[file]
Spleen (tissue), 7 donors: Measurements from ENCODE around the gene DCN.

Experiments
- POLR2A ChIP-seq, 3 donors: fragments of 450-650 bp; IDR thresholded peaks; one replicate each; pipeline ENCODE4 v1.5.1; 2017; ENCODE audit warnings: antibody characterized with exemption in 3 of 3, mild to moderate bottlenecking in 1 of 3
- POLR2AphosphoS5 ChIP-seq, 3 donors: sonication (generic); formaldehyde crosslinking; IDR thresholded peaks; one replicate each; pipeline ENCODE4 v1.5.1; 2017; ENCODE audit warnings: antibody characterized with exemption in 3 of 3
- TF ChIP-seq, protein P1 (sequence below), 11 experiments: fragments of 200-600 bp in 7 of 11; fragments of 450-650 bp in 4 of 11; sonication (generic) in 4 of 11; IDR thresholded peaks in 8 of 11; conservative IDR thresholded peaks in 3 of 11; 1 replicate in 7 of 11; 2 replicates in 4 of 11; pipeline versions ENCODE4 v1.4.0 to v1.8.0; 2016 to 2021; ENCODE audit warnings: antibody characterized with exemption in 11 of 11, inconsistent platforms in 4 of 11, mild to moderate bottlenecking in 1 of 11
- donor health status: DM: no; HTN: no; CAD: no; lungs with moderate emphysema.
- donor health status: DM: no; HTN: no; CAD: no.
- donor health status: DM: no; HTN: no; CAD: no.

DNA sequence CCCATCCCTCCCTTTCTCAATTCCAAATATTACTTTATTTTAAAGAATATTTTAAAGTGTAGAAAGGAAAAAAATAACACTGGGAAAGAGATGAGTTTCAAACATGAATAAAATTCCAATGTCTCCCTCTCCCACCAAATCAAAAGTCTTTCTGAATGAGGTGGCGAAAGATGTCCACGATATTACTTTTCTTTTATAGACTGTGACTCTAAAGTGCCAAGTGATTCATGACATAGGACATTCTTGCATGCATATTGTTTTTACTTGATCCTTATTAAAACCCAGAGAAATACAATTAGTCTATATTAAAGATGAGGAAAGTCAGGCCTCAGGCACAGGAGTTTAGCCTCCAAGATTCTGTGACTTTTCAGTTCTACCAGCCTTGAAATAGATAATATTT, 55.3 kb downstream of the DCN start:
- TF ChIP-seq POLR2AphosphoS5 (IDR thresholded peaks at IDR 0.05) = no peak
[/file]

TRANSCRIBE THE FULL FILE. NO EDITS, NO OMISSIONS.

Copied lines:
Spleen (tissue), 7 donors: Measurements from ENCODE around the gene DCN.

Experiments
- POLR2A ChIP-seq, 3 donors: fragments of 450-650 bp; IDR thresholded peaks; one replicate each; pipeline ENCODE4 v1.5.1; 2017; ENCODE audit warnings: antibody characterized with exemption in 3 of 3, mild to moderate bottlenecking in 1 of 3
- POLR2AphosphoS5 ChIP-seq, 3 donors: sonication (generic); formaldehyde crosslinking; IDR thresholded peaks; one replicate each; pipeline ENCODE4 v1.5.1; 2017; ENCODE audit warnings: antibody characterized with exemption in 3 of 3
- TF ChIP-seq, protein P1 (sequence below), 11 experiments: fragments of 200-600 bp in 7 of 11; fragments of 450-650 bp in 4 of 11; sonication (generic) in 4 of 11; IDR thresholded peaks in 8 of 11; conservative IDR thresholded peaks in 3 of 11; 1 replicate in 7 of 11; 2 replicates in 4 of 11; pipeline versions ENCODE4 v1.4.0 to v1.8.0; 2016 to 2021; ENCODE audit warnings: antibody characterized with exemption in 11 of 11, inconsistent platforms in 4 of 11, mild to moderate bottlenecking in 1 of 11
- donor health status: DM: no; HTN: no; CAD: no; lungs with moderate emphysema.
- donor health status: DM: no; HTN: no; CAD: no.
- donor health status: DM: no; HTN: no; CAD: no.

DNA sequence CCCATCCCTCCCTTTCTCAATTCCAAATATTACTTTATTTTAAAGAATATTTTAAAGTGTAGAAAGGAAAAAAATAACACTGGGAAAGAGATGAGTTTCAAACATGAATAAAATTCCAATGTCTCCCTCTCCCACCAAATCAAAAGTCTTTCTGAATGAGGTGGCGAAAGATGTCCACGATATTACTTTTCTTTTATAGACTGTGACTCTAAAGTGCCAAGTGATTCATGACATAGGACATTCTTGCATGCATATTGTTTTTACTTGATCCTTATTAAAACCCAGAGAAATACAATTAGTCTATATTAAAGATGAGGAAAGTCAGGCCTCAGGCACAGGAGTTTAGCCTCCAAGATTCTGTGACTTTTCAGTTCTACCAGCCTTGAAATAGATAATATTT, 55.3 kb downstream of the DCN start:
- TF ChIP-seq POLR2AphosphoS5 (IDR thresholded peaks at IDR 0.05) = no peak